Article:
Screenshot from Zoom.
Shifu Shirley Chock placed her hands gently in front of her and turned them into a tiger's paws. She instructed attendees to raise their hands until they reached above their heads. Then, with paws raised in the air, they clenched their hands into fists and slowly started to lean back from the waist.
Saturday afternoon, “Tiger Raising Its Paws” (虎举) was the first animal "frolic" to pay homage to this year’s Lunar New Year animal, the Water Tiger. In a virtual demonstration from the Aiping Tai Chi Center and New Haven Museum, Chock introduced attendees to Five Elements Theory before guiding them through Tiger Qigong meant specifically for the new year. She first founded the center, which she still runs in Woodbridge, in 1996.
Beaming at attendees through the screen, Chock began the event with a detailed explanation of the Five Elements Theory, which she compared to “Avatar: The Last Airbender.” If attendees watched the television series, she said, they might already be familiar with the elements of fire, earth, and water. But the five elements in Chinese medicine are different, because air is not included.
Its closest analogue is called Qi, which is not an element but an omnipresent life force. The five elements in question are wood, water, metal, earth, and fire.
Saturday, depictions of all five hung on panels in the background, visible in front of flowing white curtains on tan-colored fabric. Chock featured them in order of their supporting elements and how they flow with one another. Fire, for instance, supports earth because after a fire the soil is fertile for growth. Earth supports metal (which Chock also referred to as gold) because metal grows from the earth. Metal supports water because it can be forged into a vessel to carry the water. Water supports wood, because it can provide hydration for a tree to grow.
These elements also have opposing elements that are not good in combination with each other, Chock explained. Metal can be forged to chop trees. Tree roots disrupt the earth. Earth can redirect water. Water can extinguish fire. Fire can melt metal. If you are born in a certain element, Chock said, you need to balance yourself with the opposing element to yours. For instance, she is a Wood Tiger, born in 1974.
“According to the astrology master who my parents went to when I was born … [he] mentioned that I am very strongly wood and I need to wear more gold on my body to balance out the wood,” she said. “And if you know the element theory, then you'll understand why he said that. Because the metal is the opposite to wood.”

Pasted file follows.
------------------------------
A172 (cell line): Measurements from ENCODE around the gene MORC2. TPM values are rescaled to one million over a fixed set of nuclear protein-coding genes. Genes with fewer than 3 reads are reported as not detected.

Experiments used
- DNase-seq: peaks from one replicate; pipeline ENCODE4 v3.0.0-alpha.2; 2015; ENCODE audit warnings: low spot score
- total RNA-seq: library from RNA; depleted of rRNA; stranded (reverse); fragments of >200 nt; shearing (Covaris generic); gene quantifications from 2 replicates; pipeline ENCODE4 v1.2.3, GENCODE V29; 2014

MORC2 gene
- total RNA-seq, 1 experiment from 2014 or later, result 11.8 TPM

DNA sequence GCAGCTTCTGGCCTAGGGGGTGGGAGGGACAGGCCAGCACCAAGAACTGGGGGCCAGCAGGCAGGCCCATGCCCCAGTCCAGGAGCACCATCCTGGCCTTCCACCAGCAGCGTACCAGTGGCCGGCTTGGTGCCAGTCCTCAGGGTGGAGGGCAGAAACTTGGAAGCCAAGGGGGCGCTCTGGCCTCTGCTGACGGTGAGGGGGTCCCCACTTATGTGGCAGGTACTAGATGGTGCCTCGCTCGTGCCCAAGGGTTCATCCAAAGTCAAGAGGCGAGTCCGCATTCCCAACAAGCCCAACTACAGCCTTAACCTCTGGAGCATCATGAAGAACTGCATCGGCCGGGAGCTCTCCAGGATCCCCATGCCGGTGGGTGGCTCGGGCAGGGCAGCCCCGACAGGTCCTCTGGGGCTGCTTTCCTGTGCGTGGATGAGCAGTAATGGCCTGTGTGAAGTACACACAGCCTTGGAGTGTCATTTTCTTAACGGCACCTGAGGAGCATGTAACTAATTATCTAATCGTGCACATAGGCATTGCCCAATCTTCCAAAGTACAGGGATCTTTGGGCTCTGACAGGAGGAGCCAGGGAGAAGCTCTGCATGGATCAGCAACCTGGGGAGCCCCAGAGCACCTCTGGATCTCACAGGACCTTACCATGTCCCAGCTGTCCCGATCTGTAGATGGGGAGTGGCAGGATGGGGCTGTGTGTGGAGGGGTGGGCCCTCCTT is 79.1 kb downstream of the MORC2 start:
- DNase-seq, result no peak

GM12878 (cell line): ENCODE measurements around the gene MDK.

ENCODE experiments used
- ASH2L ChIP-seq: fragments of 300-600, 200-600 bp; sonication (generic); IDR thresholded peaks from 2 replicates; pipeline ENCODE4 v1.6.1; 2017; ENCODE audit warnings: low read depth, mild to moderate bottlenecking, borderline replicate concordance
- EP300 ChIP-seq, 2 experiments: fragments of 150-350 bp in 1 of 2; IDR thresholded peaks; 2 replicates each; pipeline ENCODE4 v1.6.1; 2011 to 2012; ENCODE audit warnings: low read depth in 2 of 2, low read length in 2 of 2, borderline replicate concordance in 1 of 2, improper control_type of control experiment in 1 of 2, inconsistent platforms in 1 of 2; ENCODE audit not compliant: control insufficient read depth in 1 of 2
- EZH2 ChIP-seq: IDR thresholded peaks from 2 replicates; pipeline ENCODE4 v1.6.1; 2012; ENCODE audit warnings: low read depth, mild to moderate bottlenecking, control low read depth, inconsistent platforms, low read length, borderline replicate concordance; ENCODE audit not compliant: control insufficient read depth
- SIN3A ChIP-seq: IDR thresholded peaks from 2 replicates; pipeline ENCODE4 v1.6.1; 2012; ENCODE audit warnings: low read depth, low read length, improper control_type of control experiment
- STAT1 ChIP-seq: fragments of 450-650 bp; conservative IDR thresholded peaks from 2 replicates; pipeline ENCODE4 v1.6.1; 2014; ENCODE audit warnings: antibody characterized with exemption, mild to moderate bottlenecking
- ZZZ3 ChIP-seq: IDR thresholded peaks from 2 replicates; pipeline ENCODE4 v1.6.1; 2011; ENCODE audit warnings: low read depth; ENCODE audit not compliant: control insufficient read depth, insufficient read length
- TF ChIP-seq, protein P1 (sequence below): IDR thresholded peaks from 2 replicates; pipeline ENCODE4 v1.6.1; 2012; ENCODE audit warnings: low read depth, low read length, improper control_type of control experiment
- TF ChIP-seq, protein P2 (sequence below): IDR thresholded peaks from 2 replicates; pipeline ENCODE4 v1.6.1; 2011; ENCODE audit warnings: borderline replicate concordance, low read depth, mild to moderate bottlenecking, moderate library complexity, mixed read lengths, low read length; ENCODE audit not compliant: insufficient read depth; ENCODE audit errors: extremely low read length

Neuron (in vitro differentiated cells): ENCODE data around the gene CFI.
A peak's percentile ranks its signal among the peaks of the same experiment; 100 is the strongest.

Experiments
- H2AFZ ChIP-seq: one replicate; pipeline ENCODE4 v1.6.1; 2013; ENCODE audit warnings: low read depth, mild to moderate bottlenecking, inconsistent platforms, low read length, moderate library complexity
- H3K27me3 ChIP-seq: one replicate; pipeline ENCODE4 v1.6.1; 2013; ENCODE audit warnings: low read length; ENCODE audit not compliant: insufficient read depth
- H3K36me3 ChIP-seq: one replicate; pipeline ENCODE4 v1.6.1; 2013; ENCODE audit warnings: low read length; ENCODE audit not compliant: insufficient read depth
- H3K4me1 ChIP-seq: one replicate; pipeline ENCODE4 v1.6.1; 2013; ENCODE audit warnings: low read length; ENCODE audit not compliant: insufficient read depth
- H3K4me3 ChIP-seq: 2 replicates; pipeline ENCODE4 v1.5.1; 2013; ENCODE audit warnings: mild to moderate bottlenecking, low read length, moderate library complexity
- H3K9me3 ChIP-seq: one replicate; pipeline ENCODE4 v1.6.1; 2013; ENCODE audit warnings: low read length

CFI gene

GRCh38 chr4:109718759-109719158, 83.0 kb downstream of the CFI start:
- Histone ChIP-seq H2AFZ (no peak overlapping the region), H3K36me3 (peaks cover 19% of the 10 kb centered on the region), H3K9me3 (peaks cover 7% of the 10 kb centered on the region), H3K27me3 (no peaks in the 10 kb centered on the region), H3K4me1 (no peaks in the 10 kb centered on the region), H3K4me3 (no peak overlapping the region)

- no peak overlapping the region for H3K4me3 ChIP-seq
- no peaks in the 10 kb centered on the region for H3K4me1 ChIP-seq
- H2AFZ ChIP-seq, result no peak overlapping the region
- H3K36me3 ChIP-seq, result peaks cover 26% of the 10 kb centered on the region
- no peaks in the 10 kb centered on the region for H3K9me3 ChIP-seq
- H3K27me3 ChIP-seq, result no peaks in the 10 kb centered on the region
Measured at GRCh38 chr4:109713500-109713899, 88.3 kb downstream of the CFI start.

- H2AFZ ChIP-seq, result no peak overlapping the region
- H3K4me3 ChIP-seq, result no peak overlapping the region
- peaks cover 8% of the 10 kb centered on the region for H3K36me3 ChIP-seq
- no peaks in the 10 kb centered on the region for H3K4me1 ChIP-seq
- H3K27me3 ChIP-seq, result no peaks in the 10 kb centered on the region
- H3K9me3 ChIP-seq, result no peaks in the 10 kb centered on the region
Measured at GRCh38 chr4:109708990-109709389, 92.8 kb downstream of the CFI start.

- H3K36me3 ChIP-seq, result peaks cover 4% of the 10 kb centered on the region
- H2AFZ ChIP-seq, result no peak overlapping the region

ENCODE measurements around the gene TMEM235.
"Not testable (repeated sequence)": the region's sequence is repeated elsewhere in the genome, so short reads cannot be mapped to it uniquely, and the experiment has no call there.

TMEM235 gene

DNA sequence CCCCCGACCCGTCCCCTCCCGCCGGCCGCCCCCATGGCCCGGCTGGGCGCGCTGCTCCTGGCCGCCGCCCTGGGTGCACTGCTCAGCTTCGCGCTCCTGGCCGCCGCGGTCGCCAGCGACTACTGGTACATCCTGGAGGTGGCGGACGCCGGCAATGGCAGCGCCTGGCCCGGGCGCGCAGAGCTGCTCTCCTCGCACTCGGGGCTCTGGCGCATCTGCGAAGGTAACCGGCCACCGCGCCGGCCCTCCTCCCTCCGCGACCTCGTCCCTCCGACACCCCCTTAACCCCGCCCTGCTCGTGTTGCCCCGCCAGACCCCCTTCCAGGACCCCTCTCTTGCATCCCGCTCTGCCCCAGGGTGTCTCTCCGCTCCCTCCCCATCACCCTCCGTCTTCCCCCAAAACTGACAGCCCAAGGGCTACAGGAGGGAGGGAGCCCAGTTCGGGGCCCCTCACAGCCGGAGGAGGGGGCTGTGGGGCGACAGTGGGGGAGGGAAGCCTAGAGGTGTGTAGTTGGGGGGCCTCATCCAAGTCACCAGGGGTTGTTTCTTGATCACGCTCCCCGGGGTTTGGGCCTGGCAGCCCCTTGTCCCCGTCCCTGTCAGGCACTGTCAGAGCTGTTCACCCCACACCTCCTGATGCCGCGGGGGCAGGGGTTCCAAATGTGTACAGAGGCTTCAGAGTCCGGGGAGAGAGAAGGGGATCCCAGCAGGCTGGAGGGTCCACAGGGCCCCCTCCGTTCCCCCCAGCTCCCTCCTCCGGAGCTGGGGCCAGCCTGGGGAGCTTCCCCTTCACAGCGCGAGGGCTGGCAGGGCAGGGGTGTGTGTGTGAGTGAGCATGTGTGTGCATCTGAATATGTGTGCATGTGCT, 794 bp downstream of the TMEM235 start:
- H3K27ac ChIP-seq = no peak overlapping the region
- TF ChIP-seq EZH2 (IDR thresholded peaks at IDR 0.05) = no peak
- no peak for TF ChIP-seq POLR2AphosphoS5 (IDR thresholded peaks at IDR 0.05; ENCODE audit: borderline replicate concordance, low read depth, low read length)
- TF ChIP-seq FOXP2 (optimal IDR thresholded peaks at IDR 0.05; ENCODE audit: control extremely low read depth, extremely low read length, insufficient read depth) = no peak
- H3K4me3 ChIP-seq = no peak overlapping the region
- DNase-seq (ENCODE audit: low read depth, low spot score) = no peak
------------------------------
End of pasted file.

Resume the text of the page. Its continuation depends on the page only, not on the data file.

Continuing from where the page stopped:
Qi, also known as life force, flows through each of the elements. Chock explained that the five elements also cycle with the 12 animal zodiacs—the rat, ox, tiger, rabbit, dragon, snake, horse, goat, monkey, rooster, dog, and pig. The elements stay the same for two years while each animal cycles to the next annually.
Years ending in zero and one are metal, two and three are water, four and five are wood, six and seven are fire, and eight and nine are fire. In another 12 years—2034—it will again be the Year of the Tiger, but with a different element. This year is water, and the next tiger element will be wood.
There is only one time in a person's lifetime when you return to the element under which you were born, Chock said. This is at the age of 60.
With attendees still listening intently across their screens, Chock went into the story of the Chinese zodiac and Tiger Qigong movements. She demonstrated three movements or “frolics:” a tiger raising its paw, a tiger seizing its prey, and a tiger springing on its prey. Most attendees kept their cameras off as she flowed into movement.
Chock raised her hands slowly near her body and then gently released them down. With her newly-formed tiger paws, she shifted her hands outward. She created a fist as the hands went as far outward as they could, and then lifted the hands slowly upward against her body. She then released the hands into paws again overhead.
For “Tiger Seizing its Prey,” she lifted her hands overhead and then pushed them out in the shape of paws, bending down past the waist as she moved. It prepared her for the last movement, “Tiger Springs on Its Prey.”While pushing her hands out, Chock went into a low lunge and let her head tilt upward.
After the movement, Chock opened the floor to questions. A participant who identified themselves only as K.C. asked if there were any specific areas or activities to focus on beyond the Lunar New Year celebration to maintain balance in the year of the Water Tiger.
“With astrology and zodiac it is always more individual,” Chock said. “So, I don't know if there's anything that's like the general rule of thumb. You kind of need to know, what is your animal and element attributes, and then what is going to be represented in the year of the Water Tiger? How does that then relate to you?”
Participant Margaret Ikeda said she was grateful for the space to both move and learn. Years ago, she met Chock at a Chinese language school in Greenwich that she was attending with her son, who is Chinese. She has followed her work since. She said she enjoyed the ease of the movements and the detail of the zodiac lessons. It was also special for her, Ikeda said, because she is a Tiger too.
“After having my knees replaced, I need to get back to moving carefully,” she said. “So, this is perfect because it's slow. And it's a range of motion kind of thing. And she obviously didn't do too much, which is good for me, at least [as] I am now.”
Aiping Tai Chi and the New Haven Museum plan to hold another Lunarfest 2022 event on Saturday, Feb. 12, at 2 p.m. Attendees can register here.